After nearly two months of lockdown, we can truthfully say we’ve learned some things – about ourselves, our families and our communities. What life lessons should we take away from this unprecedented experience? Here are a few:
Food and waste
Buying more food than we need and throwing away far too much had to change with restricted access to supermarkets and panic-buying. Some people couldn’t afford to buy food, and those who could no longer took it for granted. We ate leftovers, froze meals for later, composted food waste and donated extras to food banks – great habits to get into and continue.
Travelling to other towns to shop was forbidden during lockdown. Things we really needed, that couldn’t be had at supermarket or chemist, were bought online and delivered. This had two benefits: fewer cars meant cleaner air, and if you shopped locally you were helping your community.
Now restrictions have eased, shopping online continues, and locally is even more important, so your neighbours can revive their businesses.
All kinds of activities were revived or learned during lockdown. Bread-making (when flour could be had), home-cooked meals instead of takeaways, knitting, sewing, building, planting – all those jobs people had been putting off during their busy lives. As Kiwis we pride ourselves on our innovative, No.8-wire mentality – it’s faded over the years, but came back with a roar during lockdown. Kia kaha to our DIY spirit!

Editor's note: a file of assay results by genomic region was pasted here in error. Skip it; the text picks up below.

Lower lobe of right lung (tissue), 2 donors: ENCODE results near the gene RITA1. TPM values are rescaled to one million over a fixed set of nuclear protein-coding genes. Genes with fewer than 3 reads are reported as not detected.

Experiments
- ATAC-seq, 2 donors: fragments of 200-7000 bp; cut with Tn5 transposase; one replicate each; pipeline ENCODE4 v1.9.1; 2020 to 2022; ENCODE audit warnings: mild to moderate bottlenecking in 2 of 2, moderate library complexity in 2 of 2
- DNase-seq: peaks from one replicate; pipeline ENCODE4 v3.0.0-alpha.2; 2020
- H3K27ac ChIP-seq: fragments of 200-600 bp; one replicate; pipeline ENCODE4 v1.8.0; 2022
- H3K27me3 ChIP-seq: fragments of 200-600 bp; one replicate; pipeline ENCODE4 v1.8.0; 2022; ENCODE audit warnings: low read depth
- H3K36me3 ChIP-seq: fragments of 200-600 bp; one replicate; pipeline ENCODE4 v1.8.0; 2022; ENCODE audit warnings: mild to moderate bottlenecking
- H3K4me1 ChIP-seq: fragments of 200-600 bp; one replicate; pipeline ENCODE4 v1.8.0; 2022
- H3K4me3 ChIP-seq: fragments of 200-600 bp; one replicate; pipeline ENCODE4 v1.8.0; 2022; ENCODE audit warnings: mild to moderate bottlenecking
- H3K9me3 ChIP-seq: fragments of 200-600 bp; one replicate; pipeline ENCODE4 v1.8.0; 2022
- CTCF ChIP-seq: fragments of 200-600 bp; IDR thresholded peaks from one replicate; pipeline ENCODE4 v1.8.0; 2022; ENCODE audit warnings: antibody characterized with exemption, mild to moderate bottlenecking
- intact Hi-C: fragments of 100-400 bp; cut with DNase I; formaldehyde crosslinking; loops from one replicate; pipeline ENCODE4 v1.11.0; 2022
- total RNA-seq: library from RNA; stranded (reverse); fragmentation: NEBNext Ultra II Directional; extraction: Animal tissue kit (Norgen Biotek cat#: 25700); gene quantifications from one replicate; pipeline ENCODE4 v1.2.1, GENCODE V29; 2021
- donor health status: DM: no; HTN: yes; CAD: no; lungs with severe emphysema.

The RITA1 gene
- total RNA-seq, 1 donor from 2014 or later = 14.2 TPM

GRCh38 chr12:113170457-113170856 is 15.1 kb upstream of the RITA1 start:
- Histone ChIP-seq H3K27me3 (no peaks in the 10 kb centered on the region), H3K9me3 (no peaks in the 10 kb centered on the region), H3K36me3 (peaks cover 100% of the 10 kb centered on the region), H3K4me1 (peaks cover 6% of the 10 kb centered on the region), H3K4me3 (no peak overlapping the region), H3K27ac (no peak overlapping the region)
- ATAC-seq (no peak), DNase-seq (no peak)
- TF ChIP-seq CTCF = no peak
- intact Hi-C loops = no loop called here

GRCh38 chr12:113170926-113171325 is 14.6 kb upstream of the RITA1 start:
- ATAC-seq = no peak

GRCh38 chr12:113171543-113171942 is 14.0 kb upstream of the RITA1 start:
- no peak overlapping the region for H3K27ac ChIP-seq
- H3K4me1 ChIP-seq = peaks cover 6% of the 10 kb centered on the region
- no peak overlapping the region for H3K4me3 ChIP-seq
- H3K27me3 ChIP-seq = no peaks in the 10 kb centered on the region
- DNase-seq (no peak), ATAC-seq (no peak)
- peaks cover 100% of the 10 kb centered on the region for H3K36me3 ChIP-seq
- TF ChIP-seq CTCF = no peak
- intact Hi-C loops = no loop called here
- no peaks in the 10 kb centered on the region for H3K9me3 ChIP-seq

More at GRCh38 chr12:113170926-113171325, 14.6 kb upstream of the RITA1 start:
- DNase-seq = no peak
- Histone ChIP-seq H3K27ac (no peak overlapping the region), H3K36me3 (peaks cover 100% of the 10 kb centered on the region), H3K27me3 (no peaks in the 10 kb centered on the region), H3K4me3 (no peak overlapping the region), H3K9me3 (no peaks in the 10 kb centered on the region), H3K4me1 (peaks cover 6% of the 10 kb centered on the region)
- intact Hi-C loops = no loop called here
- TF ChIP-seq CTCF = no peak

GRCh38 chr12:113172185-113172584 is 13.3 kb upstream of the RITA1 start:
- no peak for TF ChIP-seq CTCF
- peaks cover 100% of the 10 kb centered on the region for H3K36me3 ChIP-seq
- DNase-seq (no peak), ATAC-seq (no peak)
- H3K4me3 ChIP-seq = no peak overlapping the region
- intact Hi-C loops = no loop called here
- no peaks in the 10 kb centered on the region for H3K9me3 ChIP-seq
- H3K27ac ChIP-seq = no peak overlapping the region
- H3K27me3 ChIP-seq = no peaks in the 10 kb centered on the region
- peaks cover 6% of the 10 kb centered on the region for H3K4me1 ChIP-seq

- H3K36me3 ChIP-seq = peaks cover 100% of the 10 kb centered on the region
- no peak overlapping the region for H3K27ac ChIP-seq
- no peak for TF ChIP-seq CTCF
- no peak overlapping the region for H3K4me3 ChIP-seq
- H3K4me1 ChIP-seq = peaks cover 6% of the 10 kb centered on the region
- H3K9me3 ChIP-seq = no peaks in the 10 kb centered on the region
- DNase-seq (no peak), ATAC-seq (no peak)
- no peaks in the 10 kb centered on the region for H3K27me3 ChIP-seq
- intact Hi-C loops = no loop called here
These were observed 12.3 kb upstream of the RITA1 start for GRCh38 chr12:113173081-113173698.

Technology comes into its own
We weren’t backward before COVID-19, but now technology has really stepped up. Zoom meetings, FaceTime chats, live online updates from the PM, the contact tracing app and more have helped us fight the virus, keep in touch with loved ones and for some, keep working. Staying connected and informed has been a lifesaver for some, and working from home has been so successful, some predict that it will be the norm for many businesses. Rush hour will never be the same.
Seeing the country – by bicycle
So many bicycles have been dusted off and used – one important result of lockdown. Children learned to ride, families toured their parks and reserves, and older folk tooled around on e-bikes. It’s a great activity: good exercise, doesn’t cause pollution, gets you places faster than walking, and it’s something the whole family can do.
Counting your blessings
Some people had it tough during this crisis – families lost jobs, went without food, and some even had no shelter. People living alone struggled with loneliness and depression, and some families erupted into violence. If you sailed through with a minimum of fuss, you’ll be counting blessings – something that makes us happier the more we do it!
Proud to be Kiwi
We can be proud: for the most part, this Kiwi team of five million has been caring and considerate, looking after the lonely and vulnerable, stepping up to do front-line, dangerous jobs for the sake of others and generally working together to fight the good fight. Long may it last.